Women are also at a higher risk due to a few other causes. Three times as many women are known to suffer from stress because of psycho-social factors and frequent hormonal changes as men. Twice as many women are known to suffer from severe depression – whether reactive or endogenous – as men. Women are more likely to be Vitamin D deficient and malnourished. All of these have a significant effect on the genesis of Alzheimer’s.
Women are also at a higher risk due to a few other causes. Three times as many women are known to suffer from stress because of psycho-social factors and frequent hormonal changes as men. Twice as many women are known to suffer from severe depression and Vitamin D deficiency.All of these have a significant effect on the genesis of Alzheimer’s.
Early symptoms of Alzheimer’s cannot be easily distinguished from random forgetfulness or other dementias. By the time the symptoms become characteristic of Alzheimer’s, the disease has already advanced. Women are more dependent financially and socially. This means that the diagnostic tests for Alzheimer’s like MRI, CT scans, genetic testing, etc. may not be easily accessible. Men might just not feel that the expenses are justified on mere women. Women are also more likely to ignore early symptoms and approach a doctor only after things get out of hand.
For all the reasons enumerated above, women are less likely to receive adequate treatment, either in terms of medical help, or as financial and emotional support. Take a look at the symptoms listed above again. Our society can be unforgiving of a woman who is unable to work and care for the family, do the tasks required for day-to-day functioning of a household, and exhibits behaviour that can be considered non-traditional or even bizarre.
Caring for a patient takes a lot of toll on a caregiver – psychologically, financially, and physically. Most men are unable to, even incapable of giving sustained care to a spouse or a parent who suffers from the disease. Often, in Indian society, the caregiver might be the daughter-in-law, or rarely a daughter, a situation that can be fraught with many difficulties. We also do not yet have in place a system of professional caregiving like hospices or support for caregivers, something that is vital in the link for adequate care in Alzheimer’s. And then there is that little matter of social stigma attached to any disease that manifests with behavioural and personality disorders – a stigma that attaches itself more firmly to a woman who is affected, further reducing any support from a society that has poor appreciation of the facts.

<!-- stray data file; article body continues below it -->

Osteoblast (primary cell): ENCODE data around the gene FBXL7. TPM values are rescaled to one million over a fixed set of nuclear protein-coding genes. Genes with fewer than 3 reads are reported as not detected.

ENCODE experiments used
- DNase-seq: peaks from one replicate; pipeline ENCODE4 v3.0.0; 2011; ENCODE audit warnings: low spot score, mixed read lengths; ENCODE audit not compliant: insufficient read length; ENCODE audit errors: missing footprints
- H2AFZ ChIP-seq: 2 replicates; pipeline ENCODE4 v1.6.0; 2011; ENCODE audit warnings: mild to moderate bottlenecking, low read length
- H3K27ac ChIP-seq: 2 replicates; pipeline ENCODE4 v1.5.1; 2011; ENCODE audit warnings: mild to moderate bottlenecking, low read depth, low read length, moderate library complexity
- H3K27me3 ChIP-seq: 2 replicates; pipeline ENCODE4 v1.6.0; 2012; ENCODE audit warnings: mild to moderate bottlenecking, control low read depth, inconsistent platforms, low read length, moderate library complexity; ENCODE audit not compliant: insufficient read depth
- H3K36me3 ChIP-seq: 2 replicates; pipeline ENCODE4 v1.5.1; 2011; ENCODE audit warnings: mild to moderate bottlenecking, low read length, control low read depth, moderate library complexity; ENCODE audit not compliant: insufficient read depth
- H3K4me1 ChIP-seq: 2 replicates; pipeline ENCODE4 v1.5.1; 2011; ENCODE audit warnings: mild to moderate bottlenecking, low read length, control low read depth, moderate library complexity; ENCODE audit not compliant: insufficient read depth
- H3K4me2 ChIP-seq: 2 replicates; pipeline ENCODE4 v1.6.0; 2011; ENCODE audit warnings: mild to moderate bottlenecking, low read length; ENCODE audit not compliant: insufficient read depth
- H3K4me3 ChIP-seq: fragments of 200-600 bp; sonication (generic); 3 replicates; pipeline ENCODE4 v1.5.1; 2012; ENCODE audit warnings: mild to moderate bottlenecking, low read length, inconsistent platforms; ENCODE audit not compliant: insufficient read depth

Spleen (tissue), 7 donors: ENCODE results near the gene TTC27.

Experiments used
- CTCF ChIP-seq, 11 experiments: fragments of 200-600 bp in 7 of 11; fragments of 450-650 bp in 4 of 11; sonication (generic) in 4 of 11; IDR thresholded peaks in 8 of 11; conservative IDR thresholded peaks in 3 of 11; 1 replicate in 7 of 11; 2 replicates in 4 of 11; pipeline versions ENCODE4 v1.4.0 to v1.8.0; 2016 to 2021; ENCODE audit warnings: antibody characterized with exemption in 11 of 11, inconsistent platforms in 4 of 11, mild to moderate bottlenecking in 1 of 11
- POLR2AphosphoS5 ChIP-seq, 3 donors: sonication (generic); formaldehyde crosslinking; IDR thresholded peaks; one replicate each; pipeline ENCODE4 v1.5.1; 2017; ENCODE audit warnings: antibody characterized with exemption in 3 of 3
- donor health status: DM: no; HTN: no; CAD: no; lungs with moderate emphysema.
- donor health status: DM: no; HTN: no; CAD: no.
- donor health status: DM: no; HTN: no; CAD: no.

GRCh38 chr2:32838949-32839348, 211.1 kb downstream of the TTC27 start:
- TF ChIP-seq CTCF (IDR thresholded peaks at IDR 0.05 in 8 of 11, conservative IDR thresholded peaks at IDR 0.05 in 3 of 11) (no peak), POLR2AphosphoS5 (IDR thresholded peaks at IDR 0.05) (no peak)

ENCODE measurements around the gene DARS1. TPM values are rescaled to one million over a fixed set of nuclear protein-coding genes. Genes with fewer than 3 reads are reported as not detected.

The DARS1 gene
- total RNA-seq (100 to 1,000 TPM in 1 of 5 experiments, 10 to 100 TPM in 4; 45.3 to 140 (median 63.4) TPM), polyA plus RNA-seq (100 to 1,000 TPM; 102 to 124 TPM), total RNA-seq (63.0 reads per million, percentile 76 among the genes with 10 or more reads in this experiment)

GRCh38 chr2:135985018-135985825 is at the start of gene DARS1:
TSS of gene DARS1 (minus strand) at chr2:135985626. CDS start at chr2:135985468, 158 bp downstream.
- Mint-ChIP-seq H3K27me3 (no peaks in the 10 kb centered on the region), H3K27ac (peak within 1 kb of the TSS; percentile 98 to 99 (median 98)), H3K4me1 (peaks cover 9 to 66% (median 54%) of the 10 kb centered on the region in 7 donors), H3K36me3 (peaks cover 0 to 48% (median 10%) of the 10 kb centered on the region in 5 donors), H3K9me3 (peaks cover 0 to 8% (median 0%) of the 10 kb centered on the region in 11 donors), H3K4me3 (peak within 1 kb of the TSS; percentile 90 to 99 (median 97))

There is that little matter of social stigma attached to any disease that manifests with behavioural and personality disorders – a stigma that attaches itself more firmly to a woman who is affected, further reducing any support from a society that has poor appreciation of the facts.
Alzheimer’s is a disease that is not yet adequately understood. There is a lot of research currently underway on the causes, treatment methods, and possible preventive measures. Public awareness through movies and popular fiction helps. (I recommend Still Alice by Lisa Genova, which has recently been made into a movie featuring Julianne Moore as the protagonist suffering from early onset Alzheimer’s, winning her many awards)
But until there is a mind-set change, prospects for women with Alzheimer’s look bleak.
Header image courtesy Shutterstock.
In her role as the Senior Editor & Community Manager at Women's Web, Sandhya